Prophylactic vaccination of rhesus macaques with rhesus cytomegalovirus (RhCMV) vectors expressing simian immunodeficiency virus (SIV) antigens (RhCMV/SIV) elicits immune responses that stringently control highly pathogenic SIV infection, with subsequent apparent clearance of the infection, in ~50% of vaccinees. In contrast, here, we show that therapeutic RhCMV/SIV vaccination of rhesus macaques previously infected with SIV and given continuous combination antiretroviral therapy (cART) beginning 4–9 d post-SIV infection does not mediate measurable SIV reservoir clearance during over 600 d of follow-up on cART relative to RhCMV/control vaccination. However, none of the six animals started on cART on day four or five, across both RhCMV/SIV- and RhCMV/control-vaccinated groups, those rhesus macaques with SIV reservoirs most closely resembling those of prophylactically RhCMV/SIV-vaccinated and protected animals early in their course, showed post-cART viral rebound with up to nine months of follow-up. Moreover, at necropsy, these rhesus macaques showed little to no evidence of replication-competent SIV. These results suggest that the early SIV reservoir is limited in durability and that effective blockade of viral replication and spread in this critical time window by either pharmacologic or immunologic suppression may result in reduction, and potentially loss, of rebound-competent virus over a period of ~two years.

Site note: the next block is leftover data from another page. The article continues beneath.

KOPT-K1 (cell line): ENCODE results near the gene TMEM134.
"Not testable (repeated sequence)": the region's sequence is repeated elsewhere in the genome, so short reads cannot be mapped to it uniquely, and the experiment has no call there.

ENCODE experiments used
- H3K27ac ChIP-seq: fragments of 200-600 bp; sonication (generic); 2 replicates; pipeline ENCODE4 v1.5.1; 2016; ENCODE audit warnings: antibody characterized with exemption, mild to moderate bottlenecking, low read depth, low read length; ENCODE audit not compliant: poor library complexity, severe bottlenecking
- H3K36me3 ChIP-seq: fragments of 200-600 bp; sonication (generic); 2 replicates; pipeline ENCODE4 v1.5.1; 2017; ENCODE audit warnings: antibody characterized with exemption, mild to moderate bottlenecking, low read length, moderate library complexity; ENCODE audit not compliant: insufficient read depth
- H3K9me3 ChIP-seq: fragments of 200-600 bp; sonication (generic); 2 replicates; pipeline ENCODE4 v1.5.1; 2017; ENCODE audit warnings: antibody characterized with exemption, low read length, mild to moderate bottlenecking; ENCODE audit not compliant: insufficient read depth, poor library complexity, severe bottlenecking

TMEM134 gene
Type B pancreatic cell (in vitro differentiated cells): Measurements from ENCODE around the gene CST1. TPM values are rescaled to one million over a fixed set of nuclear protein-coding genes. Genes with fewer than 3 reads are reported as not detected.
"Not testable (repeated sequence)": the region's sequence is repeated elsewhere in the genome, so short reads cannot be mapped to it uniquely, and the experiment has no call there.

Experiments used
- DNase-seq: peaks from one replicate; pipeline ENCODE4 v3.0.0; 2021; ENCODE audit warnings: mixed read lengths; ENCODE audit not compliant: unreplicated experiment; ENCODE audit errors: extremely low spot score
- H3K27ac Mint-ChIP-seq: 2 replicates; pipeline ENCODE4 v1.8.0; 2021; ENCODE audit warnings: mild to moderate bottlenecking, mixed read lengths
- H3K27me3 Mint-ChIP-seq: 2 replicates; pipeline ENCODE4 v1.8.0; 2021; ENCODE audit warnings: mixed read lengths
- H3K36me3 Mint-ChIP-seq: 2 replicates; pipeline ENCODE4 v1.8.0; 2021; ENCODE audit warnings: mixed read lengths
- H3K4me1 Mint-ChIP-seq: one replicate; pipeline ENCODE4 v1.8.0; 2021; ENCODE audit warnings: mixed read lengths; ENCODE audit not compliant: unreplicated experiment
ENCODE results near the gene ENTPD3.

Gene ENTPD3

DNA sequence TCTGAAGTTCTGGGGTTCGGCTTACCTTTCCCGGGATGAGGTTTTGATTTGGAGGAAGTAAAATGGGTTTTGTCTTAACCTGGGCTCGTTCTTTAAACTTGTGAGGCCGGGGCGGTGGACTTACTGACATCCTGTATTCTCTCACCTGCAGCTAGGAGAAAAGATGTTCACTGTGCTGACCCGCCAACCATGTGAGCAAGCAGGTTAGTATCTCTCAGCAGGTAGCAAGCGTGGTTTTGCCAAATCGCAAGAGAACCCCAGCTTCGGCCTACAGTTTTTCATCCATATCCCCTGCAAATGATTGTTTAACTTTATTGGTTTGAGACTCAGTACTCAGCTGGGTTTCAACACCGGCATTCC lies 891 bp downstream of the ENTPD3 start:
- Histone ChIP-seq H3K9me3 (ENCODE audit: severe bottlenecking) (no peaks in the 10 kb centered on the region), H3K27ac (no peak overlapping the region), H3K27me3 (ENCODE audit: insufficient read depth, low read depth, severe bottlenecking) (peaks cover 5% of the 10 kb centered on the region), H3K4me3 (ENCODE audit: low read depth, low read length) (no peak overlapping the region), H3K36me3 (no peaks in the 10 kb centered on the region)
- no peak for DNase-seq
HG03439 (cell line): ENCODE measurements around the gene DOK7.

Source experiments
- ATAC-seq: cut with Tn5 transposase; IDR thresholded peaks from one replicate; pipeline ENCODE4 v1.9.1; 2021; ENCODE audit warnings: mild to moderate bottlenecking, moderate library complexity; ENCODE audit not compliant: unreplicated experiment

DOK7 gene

Learning from bacterial competition in the host to develop antimicrobials Nat. Med. (IF 32.621) Pub Date : 2018-08-06 Manuela Raffatellu